3 Types of Chromosomes

In this 3 types of chromosomes post we have briefly explained about general history of chromosomes, and  different types of chromosomes such as viral chromosome, prokaryotic chromosomes and eukaryotic chromosomes.

The word chromosome has been derived from two Greek words “Chroma” meaning colour and “Soma” meaning body. They are the unique cell organelles made up of chromatin material which is the most important and permanent constituent of the cell nucleus. They are capable of self-reproduction. They control cell’s structure and metabolism, and play an important role in the differentiation, heredity, mutation and evolution.


Hofmeister in 1848, discovered nuclear filaments in the nuclei of pollen mother cells of Tradescantia. First accurate count of chromosomes was made by W. Flemming in 1882, in the nucleus of a cell.

In 1884, W. Flemming, Evan Beneden and E. Strasburger demonstrated that the chromosomes double in number by longitudinal division during mitosis. Beneden in 1887 found that the number of chromosomes for each species was constant.

The term “Chromosomes” was coined in 1888 by W. Waldeyer for the nuclear filaments. W.S. Sutton and T. Boveri suggested the role of chromosomes in heredity in 1902, which was confirmed by Morgan in 1933.

All cells have the capability to give rise to new cells and the encoded information in a living cell is passed from one generation to another. The information encoding material is the genetic or hereditary material of the cell.

Different Types of Chromosomes

Viral chromosome

Virus Prokaryotic Eukaryotic Chromosomes

Different Types of Chromosomes: Viral chromosome

In viruses there is a single chromosome one types in different types of chromosomes bearing a single nucleic acid molecule (DNA or RNA) surrounded by a protein coat called Capsid. It may be linear or circular. The viruses having DNA as genetic material are called DNA viruses and those having RNA as genetic material are known as RNA viruses.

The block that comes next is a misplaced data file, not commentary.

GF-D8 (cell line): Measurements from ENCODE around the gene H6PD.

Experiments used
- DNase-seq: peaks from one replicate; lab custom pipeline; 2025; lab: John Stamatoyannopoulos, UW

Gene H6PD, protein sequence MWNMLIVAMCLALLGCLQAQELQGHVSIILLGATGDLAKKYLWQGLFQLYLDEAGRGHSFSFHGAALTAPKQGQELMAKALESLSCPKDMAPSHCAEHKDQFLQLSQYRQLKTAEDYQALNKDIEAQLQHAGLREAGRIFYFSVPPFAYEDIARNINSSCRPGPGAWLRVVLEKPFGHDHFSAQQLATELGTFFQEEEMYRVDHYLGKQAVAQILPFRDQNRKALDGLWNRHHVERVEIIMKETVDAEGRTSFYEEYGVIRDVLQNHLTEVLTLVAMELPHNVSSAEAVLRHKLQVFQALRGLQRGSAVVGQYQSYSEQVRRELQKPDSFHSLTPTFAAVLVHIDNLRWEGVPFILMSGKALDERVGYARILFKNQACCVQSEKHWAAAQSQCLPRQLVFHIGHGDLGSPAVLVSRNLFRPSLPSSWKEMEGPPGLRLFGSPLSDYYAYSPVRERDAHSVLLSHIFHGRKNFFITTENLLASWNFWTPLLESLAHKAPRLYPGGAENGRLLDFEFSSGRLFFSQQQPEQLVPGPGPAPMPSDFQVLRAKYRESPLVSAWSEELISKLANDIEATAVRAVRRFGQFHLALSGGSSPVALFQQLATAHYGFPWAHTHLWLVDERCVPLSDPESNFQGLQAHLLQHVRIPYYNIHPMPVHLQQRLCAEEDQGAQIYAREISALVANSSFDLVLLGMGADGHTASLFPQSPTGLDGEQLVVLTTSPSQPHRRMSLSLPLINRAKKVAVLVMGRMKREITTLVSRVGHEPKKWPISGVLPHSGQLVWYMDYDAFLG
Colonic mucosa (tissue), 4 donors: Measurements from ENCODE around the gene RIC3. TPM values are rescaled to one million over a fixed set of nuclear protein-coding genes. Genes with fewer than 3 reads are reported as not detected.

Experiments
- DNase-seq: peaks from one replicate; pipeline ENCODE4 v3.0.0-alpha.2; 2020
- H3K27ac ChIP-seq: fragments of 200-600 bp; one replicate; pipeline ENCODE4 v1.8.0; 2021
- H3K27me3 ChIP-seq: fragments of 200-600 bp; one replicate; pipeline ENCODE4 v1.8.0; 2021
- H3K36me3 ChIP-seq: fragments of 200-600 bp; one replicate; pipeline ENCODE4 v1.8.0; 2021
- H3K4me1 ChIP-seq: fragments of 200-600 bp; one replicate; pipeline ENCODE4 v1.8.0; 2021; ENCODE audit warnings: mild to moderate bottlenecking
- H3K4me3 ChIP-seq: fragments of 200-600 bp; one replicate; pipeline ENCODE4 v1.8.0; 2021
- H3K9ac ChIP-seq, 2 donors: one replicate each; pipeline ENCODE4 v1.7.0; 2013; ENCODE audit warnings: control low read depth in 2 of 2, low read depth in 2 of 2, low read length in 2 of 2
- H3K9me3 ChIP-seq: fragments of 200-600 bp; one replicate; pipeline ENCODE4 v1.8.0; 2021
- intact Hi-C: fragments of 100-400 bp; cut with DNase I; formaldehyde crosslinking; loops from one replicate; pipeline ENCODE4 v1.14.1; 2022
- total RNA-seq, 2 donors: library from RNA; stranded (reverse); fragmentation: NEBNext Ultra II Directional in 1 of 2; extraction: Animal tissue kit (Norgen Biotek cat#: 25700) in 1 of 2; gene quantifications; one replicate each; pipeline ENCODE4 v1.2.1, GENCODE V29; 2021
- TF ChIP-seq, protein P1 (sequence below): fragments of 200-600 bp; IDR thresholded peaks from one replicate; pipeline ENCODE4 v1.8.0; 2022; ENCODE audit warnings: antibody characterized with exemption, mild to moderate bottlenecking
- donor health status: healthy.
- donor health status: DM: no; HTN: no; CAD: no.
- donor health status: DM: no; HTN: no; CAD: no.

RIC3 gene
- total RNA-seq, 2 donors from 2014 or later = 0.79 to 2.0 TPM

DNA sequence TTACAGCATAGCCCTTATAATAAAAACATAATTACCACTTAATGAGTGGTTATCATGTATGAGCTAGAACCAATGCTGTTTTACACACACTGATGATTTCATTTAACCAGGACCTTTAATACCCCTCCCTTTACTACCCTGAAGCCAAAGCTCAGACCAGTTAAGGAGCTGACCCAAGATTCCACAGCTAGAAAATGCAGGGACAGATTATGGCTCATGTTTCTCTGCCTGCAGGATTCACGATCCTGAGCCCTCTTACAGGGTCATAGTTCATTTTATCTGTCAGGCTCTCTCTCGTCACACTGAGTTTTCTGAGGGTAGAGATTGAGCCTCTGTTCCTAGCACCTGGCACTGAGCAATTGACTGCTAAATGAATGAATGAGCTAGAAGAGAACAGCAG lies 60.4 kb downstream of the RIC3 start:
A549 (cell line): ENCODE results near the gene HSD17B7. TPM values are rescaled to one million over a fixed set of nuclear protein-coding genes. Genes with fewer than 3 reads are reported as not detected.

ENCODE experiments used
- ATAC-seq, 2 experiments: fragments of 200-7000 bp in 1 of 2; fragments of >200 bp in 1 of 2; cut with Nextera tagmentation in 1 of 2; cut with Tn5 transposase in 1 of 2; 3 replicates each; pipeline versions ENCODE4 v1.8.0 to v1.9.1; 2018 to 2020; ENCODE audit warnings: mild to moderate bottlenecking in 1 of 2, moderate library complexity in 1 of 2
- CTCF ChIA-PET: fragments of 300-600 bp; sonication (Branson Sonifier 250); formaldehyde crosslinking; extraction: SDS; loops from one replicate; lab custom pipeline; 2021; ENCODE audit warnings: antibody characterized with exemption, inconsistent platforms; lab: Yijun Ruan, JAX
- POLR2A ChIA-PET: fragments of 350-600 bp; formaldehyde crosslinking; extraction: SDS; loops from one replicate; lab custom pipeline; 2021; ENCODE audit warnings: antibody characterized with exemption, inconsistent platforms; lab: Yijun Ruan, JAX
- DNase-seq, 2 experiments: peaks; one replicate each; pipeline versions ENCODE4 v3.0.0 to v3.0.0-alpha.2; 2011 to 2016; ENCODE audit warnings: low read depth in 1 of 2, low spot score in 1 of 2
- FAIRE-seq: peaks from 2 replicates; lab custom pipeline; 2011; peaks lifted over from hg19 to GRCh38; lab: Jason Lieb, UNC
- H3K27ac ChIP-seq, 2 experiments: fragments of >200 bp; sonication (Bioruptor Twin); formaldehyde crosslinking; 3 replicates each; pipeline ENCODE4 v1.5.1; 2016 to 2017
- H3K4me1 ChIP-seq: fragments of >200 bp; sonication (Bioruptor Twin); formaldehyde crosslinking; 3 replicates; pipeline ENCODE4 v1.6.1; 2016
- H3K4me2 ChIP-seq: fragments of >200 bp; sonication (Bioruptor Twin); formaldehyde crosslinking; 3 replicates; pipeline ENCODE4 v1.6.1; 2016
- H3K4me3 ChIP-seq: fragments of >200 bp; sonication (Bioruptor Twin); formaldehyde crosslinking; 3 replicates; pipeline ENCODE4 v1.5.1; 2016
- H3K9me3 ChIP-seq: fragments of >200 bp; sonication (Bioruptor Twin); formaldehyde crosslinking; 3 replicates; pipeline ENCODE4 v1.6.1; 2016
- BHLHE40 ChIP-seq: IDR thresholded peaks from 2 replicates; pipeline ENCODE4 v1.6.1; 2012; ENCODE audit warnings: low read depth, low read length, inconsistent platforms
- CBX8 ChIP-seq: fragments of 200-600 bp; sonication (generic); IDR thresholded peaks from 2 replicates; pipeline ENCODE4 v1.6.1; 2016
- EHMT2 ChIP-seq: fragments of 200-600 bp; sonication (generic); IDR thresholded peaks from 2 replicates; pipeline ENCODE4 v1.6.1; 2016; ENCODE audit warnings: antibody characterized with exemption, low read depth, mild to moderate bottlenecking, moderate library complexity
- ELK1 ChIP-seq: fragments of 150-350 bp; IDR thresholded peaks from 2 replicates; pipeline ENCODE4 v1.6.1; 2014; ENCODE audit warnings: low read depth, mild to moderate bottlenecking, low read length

A limited amount of genetic information is present in the viral chromosome which codes for little more than the production of more virus particles of the same kind in the host cell. In RNA viruses, often the RNA directs the synthesis of DNA complementary to itself by reverse transcription in the host. The RNA is then transcribed by the DNA for the formation of new virus particles. Such ribovirus is called retrovirus. The AIDS causing virus is a retrovirus.

Prokaryotic chromosomes

Virus Prokaryotic Eukaryotic Chromosomes

Different Types of Chromosomes: Prokaryotic Chromosomes

The prokaryotic (bacterial) genetic material another different types of chromosomes is usually concentrated in a specific clear region of the cytoplasm called nucleoid. The bacterial chromosome is a single, circular, double stranded DNA molecule mostly attached to the plasma membrane at one point.

It does not contain any histone protein. Escherichia coli DNA is circular molecule 4.6 million base pairs in length, containing 4288 annotated protein-coding genes (organized into 2584 operons), seven ribosomal RNA (rRNA) operons, and 86 transfer RNA (tRNA) genes.

Certain bacteria like the Borrelia burgdorferi possess array of linear chromosome like eukaryotes. Besides the chromosomal DNA many bacteria may also carry extra chromosomal genetic elements in the form of small, circular and closed DNA molecules, called plasmids.

They generally remain floated in the cytoplasm and bear different genes based on which they have been studied. Some of the different types of plasmids are F plasmids, R plasmids, virulent plasmids, metabolic plasmids etc. 

Eukaryotic chromosomes

Different Types of Chromosomes: Eukaryotic Chromosomes

The eukaryotic chromosomes an complex different types of chromosomes in all are present in nucleus and in certain other organelles, like mitochondria and plastids. These chromosomes are called nuclear and extra nuclear chromosomes respectively. Nuclear chromosomes are double stranded long DNA molecules of linear form.

Proteins are associated with them. They are surrounded by nuclear envelope. More DNA is involved in coding far more proteins than the prokaryotic chromosomes. Extra nuclear chromosomes are present in mitochondria and plastids. They are double stranded short DNA molecules of circular form. They lack protein association.

Less genetic information is available for the synthesis of only some particles of proteins for the organelles containing them. Other proteins are received from the cytoplasm where they are synthesized under the direction of nuclear chromosomes.

Further Readings